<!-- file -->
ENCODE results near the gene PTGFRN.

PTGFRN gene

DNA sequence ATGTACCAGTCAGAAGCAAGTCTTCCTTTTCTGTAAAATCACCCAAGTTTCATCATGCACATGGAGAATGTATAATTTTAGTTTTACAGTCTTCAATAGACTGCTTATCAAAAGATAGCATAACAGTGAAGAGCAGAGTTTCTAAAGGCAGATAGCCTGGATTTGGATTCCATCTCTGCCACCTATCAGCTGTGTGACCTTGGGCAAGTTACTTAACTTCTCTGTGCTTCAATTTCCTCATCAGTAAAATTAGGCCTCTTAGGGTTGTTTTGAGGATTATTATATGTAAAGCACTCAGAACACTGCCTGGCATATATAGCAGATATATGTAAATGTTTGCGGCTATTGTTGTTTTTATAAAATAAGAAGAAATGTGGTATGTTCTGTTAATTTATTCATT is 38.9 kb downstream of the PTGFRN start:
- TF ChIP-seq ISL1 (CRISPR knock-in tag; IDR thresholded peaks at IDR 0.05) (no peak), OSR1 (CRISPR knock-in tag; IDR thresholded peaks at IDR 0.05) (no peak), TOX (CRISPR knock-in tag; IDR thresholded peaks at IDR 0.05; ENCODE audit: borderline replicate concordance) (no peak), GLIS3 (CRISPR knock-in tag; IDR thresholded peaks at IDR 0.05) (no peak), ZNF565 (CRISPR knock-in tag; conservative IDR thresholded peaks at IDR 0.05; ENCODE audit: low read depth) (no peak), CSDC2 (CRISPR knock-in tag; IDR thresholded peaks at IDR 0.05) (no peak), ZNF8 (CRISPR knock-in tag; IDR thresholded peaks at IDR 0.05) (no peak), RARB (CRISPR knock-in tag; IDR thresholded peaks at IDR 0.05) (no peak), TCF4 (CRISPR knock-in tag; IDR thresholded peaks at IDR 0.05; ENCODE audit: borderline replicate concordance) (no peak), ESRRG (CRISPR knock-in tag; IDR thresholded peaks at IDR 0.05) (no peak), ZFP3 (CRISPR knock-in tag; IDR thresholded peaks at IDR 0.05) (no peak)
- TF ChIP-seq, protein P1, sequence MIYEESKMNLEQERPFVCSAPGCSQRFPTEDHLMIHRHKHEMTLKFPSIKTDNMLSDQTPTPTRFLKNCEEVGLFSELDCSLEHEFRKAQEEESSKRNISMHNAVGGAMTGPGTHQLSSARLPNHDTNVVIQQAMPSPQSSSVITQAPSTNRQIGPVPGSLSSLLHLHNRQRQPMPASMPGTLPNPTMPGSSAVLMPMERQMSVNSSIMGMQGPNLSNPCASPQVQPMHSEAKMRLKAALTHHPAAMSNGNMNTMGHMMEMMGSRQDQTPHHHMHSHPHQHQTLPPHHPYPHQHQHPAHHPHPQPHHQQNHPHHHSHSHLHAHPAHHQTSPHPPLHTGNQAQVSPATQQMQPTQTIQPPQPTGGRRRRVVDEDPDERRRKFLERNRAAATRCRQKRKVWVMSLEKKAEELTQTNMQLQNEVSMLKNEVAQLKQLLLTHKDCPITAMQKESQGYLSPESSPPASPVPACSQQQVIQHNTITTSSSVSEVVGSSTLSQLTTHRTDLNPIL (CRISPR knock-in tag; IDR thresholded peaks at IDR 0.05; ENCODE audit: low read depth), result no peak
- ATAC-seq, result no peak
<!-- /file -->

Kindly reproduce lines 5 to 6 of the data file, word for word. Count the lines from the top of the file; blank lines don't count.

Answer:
- TF ChIP-seq, protein P1, sequence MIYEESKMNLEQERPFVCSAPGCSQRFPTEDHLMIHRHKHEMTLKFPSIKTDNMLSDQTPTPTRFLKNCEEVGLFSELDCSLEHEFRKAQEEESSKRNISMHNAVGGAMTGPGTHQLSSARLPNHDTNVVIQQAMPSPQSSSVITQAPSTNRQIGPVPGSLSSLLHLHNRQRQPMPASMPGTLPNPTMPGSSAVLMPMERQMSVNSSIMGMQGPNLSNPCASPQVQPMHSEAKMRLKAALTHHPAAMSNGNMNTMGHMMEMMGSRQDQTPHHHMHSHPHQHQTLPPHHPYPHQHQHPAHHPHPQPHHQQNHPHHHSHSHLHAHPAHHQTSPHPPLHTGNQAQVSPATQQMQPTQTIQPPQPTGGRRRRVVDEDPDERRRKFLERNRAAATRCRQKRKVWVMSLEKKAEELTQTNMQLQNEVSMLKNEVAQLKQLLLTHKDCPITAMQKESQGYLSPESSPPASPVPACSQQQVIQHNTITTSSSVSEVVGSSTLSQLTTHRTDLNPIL (CRISPR knock-in tag; IDR thresholded peaks at IDR 0.05; ENCODE audit: low read depth), result no peak
- ATAC-seq, result no peak